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Presidency not vacation job

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Mr. Joseph Nyumah Boakai, Jr., the son of Liberia’s Vice President who is seeking to succeed incumbent President Ellen Johnson- Sirleaf on the ruling Unity Party or UP ticket in the 2017 presidential elections says presidency is not a vacation job for those that are seeking power.

“This is not a summary job; this is not a vacation job, you understand. Leadership is not based on what’s convenient for you today, and what’s not convenient for you tomorrow. When you decide to be a leader among people and so on, you understand their problems, you experience their problems and then you take it on”, Boakai, Jr. said recently at Prime 105.5 Fm.

His father Vice President Boakai has secured the top job as standard bearer to lead the ruling UP to the 2017 presidential and legislative elections in which some 22 political parties and presidential aspirants are registered with few of them in recent times trying to form a single ticket against the ruling party.

The Vice President’s son urged Liberians to pick a leader who has firstly invested in Liberia and got no options elsewhere, saying “this country has to work for all of us” or if it doesn’t, then “all of us” are affected.

Mr. Boakai warned that if the right decision is not made in 2017, Liberia will continue on the path that will have people being frustrated or people not seeing the results they want.

Boakai says he sees the 2017 elections as opportunity for the people to actually come out and make a statement that this is what “we” expect, while also voicing out their dislike with respect to change.

Though he says he does not think Liberians want to go back to the ugly past, he, however, warns of a bit more aggression from the people if the right decision is not made.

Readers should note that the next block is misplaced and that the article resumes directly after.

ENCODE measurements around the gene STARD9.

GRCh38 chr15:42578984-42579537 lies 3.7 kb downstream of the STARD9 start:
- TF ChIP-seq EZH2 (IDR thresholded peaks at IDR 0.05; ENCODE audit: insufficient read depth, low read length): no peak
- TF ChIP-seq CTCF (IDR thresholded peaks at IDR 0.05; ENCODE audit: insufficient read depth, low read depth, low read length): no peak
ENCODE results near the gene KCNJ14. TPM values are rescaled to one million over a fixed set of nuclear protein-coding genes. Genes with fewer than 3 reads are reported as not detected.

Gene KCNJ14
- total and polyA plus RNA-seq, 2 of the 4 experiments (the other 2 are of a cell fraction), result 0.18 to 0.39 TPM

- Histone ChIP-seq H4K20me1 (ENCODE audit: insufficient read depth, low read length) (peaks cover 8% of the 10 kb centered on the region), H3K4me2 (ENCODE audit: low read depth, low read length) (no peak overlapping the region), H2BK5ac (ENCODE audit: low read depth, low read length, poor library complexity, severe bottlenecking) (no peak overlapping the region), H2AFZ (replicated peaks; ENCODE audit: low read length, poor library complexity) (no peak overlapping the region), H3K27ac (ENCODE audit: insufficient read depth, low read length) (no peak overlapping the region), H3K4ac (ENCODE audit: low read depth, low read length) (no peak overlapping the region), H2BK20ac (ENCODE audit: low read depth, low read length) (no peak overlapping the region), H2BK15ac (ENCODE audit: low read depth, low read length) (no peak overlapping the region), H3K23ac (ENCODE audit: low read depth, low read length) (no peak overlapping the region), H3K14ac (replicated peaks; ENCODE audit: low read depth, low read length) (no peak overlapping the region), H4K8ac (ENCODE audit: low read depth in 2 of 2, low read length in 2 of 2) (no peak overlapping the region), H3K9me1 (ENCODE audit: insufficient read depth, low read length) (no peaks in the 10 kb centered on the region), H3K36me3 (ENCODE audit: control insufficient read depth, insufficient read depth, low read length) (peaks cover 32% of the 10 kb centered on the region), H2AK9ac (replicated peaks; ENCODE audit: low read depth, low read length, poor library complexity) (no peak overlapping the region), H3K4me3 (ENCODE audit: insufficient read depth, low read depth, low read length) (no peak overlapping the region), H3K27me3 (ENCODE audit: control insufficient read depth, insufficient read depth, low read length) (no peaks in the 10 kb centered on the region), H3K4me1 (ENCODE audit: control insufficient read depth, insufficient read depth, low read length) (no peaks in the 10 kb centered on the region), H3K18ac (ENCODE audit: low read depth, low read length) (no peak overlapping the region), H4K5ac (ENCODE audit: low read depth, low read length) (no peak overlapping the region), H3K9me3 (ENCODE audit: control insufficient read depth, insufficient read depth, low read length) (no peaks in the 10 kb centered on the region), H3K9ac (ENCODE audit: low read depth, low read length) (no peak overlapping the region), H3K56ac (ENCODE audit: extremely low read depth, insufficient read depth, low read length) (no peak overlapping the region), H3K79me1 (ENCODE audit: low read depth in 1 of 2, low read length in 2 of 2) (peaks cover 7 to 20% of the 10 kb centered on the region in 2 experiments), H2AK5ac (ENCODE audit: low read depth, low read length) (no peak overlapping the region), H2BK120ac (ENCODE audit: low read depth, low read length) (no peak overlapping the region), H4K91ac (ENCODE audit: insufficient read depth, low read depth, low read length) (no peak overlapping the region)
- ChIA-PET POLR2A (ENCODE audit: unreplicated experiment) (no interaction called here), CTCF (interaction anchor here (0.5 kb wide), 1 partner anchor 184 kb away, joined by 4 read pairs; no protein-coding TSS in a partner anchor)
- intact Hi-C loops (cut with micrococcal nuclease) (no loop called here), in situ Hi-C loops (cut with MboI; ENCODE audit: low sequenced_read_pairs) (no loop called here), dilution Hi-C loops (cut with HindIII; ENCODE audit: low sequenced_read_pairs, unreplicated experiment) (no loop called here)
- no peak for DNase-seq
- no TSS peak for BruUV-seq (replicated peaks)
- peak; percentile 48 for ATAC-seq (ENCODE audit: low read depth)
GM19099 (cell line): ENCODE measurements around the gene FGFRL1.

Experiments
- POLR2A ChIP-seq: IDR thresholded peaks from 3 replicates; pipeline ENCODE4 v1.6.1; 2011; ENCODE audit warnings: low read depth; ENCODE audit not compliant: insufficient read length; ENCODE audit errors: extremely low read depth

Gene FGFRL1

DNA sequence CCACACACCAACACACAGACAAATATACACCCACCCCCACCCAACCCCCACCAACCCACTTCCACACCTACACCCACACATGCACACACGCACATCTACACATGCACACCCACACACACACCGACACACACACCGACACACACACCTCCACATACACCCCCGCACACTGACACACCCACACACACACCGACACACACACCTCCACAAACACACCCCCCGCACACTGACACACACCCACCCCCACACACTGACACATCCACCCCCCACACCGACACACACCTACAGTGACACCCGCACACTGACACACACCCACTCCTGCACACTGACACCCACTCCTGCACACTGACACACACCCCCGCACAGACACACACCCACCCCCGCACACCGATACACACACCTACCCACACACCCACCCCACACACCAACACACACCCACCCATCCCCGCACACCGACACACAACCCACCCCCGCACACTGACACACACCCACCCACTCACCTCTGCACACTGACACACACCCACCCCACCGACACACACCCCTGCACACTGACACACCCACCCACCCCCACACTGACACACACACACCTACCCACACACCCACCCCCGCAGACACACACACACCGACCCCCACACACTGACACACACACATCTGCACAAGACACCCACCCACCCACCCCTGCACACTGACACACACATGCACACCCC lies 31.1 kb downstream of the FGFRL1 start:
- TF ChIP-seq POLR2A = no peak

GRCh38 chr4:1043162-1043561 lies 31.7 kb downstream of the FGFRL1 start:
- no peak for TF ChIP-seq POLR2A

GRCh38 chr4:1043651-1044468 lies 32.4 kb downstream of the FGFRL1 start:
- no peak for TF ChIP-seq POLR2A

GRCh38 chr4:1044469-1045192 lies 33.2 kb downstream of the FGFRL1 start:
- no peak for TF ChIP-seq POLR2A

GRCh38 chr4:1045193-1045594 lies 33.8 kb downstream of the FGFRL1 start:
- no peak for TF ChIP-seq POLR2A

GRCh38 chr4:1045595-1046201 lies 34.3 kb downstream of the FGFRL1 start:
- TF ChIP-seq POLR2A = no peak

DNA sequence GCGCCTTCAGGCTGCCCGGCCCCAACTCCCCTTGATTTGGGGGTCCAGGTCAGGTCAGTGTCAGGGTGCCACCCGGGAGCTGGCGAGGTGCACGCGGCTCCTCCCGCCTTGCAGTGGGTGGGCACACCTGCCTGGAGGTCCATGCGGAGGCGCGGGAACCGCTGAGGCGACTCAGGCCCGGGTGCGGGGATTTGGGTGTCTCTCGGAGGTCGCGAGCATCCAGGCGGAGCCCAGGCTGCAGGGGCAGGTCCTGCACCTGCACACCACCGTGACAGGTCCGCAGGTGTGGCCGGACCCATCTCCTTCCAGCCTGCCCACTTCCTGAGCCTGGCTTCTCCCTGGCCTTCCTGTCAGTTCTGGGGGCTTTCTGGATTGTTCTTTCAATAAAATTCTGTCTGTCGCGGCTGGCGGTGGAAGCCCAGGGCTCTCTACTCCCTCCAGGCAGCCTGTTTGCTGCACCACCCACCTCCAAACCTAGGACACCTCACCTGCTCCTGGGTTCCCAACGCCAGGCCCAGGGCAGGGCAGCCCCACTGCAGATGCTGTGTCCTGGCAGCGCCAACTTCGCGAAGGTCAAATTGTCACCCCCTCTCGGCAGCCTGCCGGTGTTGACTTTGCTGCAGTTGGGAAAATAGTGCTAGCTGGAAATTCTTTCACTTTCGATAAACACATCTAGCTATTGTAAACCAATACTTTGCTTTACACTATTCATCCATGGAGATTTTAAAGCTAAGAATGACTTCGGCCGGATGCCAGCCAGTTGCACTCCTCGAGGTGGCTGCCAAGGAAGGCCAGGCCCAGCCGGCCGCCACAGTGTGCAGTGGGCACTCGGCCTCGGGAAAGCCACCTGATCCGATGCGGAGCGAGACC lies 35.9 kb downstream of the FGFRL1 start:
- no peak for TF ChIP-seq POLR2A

“I think that if we don’t make the right choices in 2017, we will continue down a path that leads to people being frustrated or people not seeing the results they want. I don’t think we will ever want to go back to our ugly past. But I think we’re going to see a little bit more aggression on the part of the people,” Mr. Boakai said.

Mr. Boakai argued that over the last couple of elections held here, one would see that when Liberians went to the pools “maybe the presidency” will remain the same, but “you see a mass change” in elections of legislators because the voters know that there are gaps and there are things they want done that are not being prioritized.

He suggested that the reason behind the mass change is because the people know that there are things that they want that are not being prioritized.

“What makes 2017 a bit more crucial is that I truly believe that there’s lots of frustration in our country and I truly believe that there are lot of, you know [passive] aggression among people here. People want to see a lot of things happening and they just can’t see their way forward,” he argued.

He argued that “we” keep on talking about generational change in this country, specifically about young people taking over from the old, yet still, he continued “we see that in many ways many of the opportunities that have been given to young people here to step up, show leadership and actually make a difference have been wasted” because young people have not taken responsibility that they need to.

Mr. Boakai therefore urged Liberians to start making smart decisions by picking the leaders that represent the good in the society.

By Winston W. Parley-Edited by Othello B. Garblah

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